The kids may be all about Instagram and Snapchat nowadays, but it's embarrassing to admit how many hours a day I still spend on Facebook. (Yes, hours is plural. Shame shame shame.) LinkedIn, on the other hand, isn't a place I spend a lot of time. I get on a few days a week to look up someone's title or company or to share an article.
I recently used this anecdotal experience to help guide a new partnership. This year, we began working with the U.S. Chamber of Commerce to revamp the group's offering for small businesses and startups, called Small Business Nation. We redesigned the website and started a newsletter and a blog. We also started online advertising.
Our target audience is Millennial startup founders and small business owners. In other words: me, I'm the target demographic. We started with Facebook—like we have done for so many of our B2C partners. Based on my experience, I thought it was fair to assume that other entrepreneurs were also spending more time on Facebook than LinkedIn, and that Facebook was thus more valuable as an ad platform.
Three months into the partnership, I can tell you I was wrong. You can't argue with data.
Our LinkedIn ads outperform our Facebook ads 6 to 1. Last month, our burgeoning website received thousands of visits from Facebook, but only four of those visitors converted to members. Meanwhile, LinkedIn contributed a mere 220 website visits but for a total of 25 conversions!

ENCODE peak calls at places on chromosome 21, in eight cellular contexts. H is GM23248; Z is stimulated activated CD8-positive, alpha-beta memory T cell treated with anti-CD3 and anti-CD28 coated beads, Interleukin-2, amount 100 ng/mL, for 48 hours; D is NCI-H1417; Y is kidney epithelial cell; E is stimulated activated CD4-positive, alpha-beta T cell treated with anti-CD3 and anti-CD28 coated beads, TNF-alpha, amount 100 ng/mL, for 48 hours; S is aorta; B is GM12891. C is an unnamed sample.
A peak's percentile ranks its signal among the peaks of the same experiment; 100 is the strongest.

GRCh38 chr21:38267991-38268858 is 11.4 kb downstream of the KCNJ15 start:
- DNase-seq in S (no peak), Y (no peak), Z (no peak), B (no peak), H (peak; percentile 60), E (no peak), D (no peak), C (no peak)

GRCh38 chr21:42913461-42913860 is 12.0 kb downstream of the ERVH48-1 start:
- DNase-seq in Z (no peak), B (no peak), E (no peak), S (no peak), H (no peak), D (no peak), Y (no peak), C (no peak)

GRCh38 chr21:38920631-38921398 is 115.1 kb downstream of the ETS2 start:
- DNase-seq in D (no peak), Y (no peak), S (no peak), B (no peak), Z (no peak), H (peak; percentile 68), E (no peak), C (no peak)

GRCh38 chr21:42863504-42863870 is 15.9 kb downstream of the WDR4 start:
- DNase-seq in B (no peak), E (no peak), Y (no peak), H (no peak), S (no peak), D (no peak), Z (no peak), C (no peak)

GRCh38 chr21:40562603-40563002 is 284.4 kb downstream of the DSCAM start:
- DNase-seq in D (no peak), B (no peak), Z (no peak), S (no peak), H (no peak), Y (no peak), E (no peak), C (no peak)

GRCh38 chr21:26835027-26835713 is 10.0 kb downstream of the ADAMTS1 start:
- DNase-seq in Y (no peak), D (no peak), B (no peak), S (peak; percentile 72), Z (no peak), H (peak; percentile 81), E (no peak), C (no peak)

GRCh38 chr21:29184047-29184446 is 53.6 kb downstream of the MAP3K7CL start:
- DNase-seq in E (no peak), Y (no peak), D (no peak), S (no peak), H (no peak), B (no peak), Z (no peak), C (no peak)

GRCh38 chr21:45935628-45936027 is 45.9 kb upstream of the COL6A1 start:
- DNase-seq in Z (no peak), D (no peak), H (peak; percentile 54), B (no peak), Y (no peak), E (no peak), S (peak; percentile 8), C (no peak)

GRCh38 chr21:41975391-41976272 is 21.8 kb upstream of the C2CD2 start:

I could spend a lot of time speculating on why this is—for instance, people who are active on LinkedIn are, by default, active in business—but the truth is that the reason doesn't really matter when the numbers are this clear. We still put some money into the Small Business Nation Facebook presence, but we've moved the majority of our budget to LinkedIn.
Since that transition, we have more than tripled our new members and learned a few tips along the way. Here are the top three:
1) LinkedIn moves much more slowly than Facebook. We might boost a post for a day or two on Facebook. On LinkedIn, we run campaigns for a minimum of three to four weeks and potentially for months at a time.
2) These longer campaigns are great because they give us more time to test and optimize. We try several options—from image to CTA to copy— when sponsoring updates. We monitor performance and aim for an engagement rate of .5% to 1.5%. We pause anything not meeting that threshold.
3) We like targeted audiences but don't limit ourselves too early in a campaign. We start broad with a minimum audience size of 300,000 and then continuously check to see which audiences are engaging once an ad is live. Then and only then, we narrow down the audience to people who are engaging with our campaigns.
LinkedIn might not be the best place to find all the cool kids, but it's undeniably valuable when it comes to attracting qualified visitors in the B2B space.
Are you interested in seeing how LinkedIn ads can help your business? Contact us at firstname.lastname@example.org!